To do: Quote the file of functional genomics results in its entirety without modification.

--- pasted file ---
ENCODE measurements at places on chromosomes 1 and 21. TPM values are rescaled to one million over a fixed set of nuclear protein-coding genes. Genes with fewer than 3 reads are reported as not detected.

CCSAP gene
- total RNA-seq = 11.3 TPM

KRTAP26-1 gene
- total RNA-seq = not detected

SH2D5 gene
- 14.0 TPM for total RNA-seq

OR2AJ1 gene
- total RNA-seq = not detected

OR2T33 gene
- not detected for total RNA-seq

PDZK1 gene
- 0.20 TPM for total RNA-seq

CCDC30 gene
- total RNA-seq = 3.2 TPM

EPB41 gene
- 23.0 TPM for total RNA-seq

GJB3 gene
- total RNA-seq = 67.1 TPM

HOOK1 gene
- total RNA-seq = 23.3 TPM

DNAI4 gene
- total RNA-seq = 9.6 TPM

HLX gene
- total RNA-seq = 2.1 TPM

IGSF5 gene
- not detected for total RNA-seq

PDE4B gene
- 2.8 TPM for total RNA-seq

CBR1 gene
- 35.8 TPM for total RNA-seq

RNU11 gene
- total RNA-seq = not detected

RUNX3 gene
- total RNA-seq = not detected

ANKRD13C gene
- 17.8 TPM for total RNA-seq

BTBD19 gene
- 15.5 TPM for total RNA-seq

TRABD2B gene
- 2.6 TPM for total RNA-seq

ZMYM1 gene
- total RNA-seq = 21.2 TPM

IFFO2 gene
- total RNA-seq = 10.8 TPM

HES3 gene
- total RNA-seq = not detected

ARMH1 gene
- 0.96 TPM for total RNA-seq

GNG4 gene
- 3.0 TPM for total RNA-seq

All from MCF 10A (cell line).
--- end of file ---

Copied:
ENCODE measurements at places on chromosomes 1 and 21. TPM values are rescaled to one million over a fixed set of nuclear protein-coding genes. Genes with fewer than 3 reads are reported as not detected.

CCSAP gene
- total RNA-seq = 11.3 TPM

KRTAP26-1 gene
- total RNA-seq = not detected

SH2D5 gene
- 14.0 TPM for total RNA-seq

OR2AJ1 gene
- total RNA-seq = not detected

OR2T33 gene
- not detected for total RNA-seq

PDZK1 gene
- 0.20 TPM for total RNA-seq

CCDC30 gene
- total RNA-seq = 3.2 TPM

EPB41 gene
- 23.0 TPM for total RNA-seq

GJB3 gene
- total RNA-seq = 67.1 TPM

HOOK1 gene
- total RNA-seq = 23.3 TPM

DNAI4 gene
- total RNA-seq = 9.6 TPM

HLX gene
- total RNA-seq = 2.1 TPM

IGSF5 gene
- not detected for total RNA-seq

PDE4B gene
- 2.8 TPM for total RNA-seq

CBR1 gene
- 35.8 TPM for total RNA-seq

RNU11 gene
- total RNA-seq = not detected

RUNX3 gene
- total RNA-seq = not detected

ANKRD13C gene
- 17.8 TPM for total RNA-seq

BTBD19 gene
- 15.5 TPM for total RNA-seq

TRABD2B gene
- 2.6 TPM for total RNA-seq

ZMYM1 gene
- total RNA-seq = 21.2 TPM

IFFO2 gene
- total RNA-seq = 10.8 TPM

HES3 gene
- total RNA-seq = not detected

ARMH1 gene
- 0.96 TPM for total RNA-seq

GNG4 gene
- 3.0 TPM for total RNA-seq

All from MCF 10A (cell line).